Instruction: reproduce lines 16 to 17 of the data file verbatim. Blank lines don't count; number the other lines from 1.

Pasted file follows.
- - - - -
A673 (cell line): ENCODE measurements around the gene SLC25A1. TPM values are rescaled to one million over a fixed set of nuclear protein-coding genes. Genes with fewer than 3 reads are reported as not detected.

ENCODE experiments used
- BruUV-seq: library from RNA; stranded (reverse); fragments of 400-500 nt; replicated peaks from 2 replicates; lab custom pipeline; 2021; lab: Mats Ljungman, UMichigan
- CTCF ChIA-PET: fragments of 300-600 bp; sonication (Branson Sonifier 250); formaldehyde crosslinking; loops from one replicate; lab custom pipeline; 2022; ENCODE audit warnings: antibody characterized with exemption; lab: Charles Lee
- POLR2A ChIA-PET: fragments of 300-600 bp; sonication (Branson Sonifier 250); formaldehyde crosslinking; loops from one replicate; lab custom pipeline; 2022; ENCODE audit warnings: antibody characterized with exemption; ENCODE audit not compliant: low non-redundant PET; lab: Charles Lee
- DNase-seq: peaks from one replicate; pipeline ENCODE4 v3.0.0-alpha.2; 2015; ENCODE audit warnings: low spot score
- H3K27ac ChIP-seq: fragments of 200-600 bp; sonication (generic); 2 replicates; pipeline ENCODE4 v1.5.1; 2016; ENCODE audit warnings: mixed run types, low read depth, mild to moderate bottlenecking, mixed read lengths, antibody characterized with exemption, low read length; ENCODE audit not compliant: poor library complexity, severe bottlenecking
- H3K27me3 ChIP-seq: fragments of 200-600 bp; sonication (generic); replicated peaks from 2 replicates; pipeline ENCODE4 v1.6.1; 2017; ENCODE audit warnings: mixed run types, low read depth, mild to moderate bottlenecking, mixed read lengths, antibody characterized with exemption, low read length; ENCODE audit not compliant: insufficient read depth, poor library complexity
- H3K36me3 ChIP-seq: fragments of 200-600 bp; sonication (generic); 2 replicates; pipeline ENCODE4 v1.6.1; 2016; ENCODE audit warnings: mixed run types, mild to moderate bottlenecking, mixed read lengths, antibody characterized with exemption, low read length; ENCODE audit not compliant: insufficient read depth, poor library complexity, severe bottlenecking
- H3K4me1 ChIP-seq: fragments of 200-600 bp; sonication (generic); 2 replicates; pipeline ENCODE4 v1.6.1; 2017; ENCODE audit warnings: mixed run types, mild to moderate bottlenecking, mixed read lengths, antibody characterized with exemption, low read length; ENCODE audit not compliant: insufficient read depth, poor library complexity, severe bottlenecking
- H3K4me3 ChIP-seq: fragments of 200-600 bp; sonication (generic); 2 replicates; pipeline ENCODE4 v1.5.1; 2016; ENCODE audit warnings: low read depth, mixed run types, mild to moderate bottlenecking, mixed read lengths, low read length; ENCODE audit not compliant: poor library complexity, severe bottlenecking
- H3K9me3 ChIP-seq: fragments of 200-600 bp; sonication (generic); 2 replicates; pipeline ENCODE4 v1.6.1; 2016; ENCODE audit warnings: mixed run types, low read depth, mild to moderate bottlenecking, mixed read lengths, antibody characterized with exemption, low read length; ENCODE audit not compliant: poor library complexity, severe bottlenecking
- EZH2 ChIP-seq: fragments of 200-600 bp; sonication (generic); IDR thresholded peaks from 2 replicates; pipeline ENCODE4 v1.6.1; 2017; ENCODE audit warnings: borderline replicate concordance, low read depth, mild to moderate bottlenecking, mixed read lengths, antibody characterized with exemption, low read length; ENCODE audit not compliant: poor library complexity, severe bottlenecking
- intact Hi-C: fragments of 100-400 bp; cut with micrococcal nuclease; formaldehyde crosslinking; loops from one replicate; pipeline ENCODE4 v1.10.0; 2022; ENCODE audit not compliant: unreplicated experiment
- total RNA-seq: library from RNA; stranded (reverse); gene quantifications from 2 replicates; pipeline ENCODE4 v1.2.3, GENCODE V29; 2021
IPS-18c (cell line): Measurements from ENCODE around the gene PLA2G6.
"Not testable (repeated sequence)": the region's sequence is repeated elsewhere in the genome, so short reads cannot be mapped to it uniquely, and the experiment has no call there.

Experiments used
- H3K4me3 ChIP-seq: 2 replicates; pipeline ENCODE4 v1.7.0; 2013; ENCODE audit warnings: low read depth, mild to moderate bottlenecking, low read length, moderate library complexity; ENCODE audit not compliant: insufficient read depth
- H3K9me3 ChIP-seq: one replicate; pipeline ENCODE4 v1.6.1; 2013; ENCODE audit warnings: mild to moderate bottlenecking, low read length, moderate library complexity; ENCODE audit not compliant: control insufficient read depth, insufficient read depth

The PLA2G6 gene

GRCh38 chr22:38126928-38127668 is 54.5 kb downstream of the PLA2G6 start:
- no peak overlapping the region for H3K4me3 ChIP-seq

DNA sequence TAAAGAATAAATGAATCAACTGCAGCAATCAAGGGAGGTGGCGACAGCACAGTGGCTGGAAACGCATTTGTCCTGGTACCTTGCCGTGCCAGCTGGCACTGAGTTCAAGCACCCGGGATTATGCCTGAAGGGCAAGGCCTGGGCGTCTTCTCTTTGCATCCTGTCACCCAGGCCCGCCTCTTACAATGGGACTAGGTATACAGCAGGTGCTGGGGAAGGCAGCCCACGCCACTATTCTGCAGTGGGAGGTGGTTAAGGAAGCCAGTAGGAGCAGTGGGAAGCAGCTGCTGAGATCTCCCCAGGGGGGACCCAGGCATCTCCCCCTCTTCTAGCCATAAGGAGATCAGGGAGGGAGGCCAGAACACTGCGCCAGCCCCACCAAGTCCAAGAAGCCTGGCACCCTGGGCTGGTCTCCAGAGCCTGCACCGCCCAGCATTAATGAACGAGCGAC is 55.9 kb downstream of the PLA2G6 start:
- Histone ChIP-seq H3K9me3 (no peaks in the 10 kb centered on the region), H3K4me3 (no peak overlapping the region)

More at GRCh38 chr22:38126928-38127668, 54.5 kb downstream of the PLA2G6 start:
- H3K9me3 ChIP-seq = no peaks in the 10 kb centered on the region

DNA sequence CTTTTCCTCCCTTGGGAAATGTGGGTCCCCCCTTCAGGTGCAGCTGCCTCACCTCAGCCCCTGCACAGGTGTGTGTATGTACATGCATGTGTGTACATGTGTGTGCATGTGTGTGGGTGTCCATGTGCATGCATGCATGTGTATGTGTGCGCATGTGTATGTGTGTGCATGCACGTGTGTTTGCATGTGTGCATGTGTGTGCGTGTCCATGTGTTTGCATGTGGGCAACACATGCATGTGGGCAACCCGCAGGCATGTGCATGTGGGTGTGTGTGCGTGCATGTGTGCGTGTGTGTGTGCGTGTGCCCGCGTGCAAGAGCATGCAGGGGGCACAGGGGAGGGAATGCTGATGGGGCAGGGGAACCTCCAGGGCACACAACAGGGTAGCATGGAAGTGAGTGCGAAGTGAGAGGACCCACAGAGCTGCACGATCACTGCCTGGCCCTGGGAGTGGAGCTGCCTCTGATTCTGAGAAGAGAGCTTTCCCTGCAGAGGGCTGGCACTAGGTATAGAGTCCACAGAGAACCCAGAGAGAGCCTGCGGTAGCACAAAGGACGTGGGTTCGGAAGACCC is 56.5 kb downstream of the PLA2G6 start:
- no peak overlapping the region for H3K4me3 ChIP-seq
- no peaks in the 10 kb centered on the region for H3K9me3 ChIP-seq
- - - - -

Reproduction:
IPS-18c (cell line): Measurements from ENCODE around the gene PLA2G6.
"Not testable (repeated sequence)": the region's sequence is repeated elsewhere in the genome, so short reads cannot be mapped to it uniquely, and the experiment has no call there.